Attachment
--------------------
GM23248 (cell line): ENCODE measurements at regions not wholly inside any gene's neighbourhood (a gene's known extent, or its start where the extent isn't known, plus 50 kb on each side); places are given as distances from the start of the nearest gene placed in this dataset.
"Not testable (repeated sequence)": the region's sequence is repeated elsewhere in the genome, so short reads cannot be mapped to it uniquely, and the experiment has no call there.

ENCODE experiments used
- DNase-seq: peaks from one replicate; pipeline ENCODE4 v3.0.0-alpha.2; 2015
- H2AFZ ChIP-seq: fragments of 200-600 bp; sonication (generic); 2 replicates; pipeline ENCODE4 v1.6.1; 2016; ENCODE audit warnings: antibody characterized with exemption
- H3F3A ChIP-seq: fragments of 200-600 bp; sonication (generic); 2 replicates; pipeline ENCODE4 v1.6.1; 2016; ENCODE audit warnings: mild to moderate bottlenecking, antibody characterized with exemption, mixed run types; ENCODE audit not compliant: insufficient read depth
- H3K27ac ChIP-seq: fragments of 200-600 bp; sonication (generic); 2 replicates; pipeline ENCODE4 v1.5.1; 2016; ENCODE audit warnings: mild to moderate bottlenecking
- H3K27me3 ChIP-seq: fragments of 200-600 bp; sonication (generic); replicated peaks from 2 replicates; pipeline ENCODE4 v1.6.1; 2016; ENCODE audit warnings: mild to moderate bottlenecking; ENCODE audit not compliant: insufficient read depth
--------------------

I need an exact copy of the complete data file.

GM23248 (cell line): ENCODE measurements at regions not wholly inside any gene's neighbourhood (a gene's known extent, or its start where the extent isn't known, plus 50 kb on each side); places are given as distances from the start of the nearest gene placed in this dataset.
"Not testable (repeated sequence)": the region's sequence is repeated elsewhere in the genome, so short reads cannot be mapped to it uniquely, and the experiment has no call there.

ENCODE experiments used
- DNase-seq: peaks from one replicate; pipeline ENCODE4 v3.0.0-alpha.2; 2015
- H2AFZ ChIP-seq: fragments of 200-600 bp; sonication (generic); 2 replicates; pipeline ENCODE4 v1.6.1; 2016; ENCODE audit warnings: antibody characterized with exemption
- H3F3A ChIP-seq: fragments of 200-600 bp; sonication (generic); 2 replicates; pipeline ENCODE4 v1.6.1; 2016; ENCODE audit warnings: mild to moderate bottlenecking, antibody characterized with exemption, mixed run types; ENCODE audit not compliant: insufficient read depth
- H3K27ac ChIP-seq: fragments of 200-600 bp; sonication (generic); 2 replicates; pipeline ENCODE4 v1.5.1; 2016; ENCODE audit warnings: mild to moderate bottlenecking
- H3K27me3 ChIP-seq: fragments of 200-600 bp; sonication (generic); replicated peaks from 2 replicates; pipeline ENCODE4 v1.6.1; 2016; ENCODE audit warnings: mild to moderate bottlenecking; ENCODE audit not compliant: insufficient read depth